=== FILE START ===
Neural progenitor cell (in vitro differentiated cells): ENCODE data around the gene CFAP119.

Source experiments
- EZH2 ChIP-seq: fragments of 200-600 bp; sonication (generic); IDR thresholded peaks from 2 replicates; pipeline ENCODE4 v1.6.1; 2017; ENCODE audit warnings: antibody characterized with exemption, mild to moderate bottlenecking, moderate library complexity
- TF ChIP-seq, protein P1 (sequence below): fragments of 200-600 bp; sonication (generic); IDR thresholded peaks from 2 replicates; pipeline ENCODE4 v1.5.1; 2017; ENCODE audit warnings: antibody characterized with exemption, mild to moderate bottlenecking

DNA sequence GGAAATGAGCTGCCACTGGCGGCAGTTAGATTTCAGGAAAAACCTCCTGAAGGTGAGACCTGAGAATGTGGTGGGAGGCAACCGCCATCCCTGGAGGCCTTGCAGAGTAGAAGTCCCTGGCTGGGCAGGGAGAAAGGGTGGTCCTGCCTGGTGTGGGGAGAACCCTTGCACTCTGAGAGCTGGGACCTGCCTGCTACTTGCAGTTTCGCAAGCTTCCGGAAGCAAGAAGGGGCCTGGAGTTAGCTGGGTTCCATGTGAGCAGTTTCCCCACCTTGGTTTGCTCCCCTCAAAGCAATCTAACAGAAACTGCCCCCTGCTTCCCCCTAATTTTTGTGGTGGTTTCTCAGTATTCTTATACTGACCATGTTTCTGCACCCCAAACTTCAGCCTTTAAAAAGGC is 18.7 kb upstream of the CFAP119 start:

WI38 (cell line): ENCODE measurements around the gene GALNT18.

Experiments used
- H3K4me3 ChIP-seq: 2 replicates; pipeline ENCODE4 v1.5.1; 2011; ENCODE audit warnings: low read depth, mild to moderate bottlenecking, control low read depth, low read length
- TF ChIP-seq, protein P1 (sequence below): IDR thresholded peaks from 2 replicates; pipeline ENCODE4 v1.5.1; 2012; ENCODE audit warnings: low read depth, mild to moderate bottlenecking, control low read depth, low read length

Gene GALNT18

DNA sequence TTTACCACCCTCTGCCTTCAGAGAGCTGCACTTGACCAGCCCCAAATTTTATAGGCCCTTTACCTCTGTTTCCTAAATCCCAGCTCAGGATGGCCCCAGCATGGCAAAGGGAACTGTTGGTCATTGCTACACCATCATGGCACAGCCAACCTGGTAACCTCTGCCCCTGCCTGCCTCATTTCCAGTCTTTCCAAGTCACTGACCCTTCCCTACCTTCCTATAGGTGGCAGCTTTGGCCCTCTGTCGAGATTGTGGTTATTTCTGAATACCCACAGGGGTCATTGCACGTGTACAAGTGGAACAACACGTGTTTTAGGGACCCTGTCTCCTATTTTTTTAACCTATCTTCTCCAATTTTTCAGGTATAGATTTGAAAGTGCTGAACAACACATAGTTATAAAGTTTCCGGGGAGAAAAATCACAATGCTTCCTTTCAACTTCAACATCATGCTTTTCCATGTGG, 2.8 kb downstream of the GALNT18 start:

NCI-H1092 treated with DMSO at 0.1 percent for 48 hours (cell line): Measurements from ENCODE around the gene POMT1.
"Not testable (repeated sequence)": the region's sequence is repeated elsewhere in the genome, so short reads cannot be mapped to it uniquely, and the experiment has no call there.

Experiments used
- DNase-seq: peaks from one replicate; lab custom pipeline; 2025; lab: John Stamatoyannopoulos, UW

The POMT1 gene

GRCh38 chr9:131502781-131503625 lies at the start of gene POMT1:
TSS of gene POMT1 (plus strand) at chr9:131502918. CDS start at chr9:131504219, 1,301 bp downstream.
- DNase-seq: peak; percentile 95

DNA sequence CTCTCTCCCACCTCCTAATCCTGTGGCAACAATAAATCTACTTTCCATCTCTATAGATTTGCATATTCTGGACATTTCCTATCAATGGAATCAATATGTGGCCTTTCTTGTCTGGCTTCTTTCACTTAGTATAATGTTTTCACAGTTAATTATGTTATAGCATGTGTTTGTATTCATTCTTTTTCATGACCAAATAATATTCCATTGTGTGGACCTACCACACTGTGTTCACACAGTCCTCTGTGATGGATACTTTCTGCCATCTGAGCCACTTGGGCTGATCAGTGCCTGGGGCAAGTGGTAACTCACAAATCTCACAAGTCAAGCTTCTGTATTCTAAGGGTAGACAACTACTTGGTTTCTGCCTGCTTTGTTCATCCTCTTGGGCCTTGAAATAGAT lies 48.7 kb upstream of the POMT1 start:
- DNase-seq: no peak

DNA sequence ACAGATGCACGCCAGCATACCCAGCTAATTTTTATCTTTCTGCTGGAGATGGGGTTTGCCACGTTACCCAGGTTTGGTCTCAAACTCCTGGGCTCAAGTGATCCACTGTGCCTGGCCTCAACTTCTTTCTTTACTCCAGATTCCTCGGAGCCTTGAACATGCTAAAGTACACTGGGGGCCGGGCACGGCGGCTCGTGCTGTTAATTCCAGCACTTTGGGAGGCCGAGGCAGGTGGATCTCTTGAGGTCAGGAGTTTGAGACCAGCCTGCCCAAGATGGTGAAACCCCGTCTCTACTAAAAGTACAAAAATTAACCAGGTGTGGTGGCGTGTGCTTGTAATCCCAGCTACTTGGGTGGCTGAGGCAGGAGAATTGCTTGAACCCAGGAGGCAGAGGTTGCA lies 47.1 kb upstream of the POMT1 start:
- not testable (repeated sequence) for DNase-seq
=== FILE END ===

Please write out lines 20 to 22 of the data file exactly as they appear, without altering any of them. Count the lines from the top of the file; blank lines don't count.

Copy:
DNA sequence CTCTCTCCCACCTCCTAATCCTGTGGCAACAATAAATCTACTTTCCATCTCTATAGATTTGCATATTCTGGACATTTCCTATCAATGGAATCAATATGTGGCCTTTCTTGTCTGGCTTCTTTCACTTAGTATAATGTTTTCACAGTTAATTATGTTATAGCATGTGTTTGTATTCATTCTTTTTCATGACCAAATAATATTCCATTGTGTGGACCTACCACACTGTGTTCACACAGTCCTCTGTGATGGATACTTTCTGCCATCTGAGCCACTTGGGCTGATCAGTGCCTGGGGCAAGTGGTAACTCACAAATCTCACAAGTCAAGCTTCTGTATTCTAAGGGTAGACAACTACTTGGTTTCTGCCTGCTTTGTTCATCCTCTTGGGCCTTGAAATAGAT lies 48.7 kb upstream of the POMT1 start:
- DNase-seq: no peak

DNA sequence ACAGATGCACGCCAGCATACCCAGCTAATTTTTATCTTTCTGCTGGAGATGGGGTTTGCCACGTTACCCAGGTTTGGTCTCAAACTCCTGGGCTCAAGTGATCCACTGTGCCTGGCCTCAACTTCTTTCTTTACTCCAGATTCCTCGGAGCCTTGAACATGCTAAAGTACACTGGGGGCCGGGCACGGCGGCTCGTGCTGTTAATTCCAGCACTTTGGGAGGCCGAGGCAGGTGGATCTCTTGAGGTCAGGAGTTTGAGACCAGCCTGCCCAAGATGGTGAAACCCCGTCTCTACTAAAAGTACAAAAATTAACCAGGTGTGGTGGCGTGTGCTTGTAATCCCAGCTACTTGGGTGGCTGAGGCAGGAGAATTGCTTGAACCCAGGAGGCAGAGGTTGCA lies 47.1 kb upstream of the POMT1 start: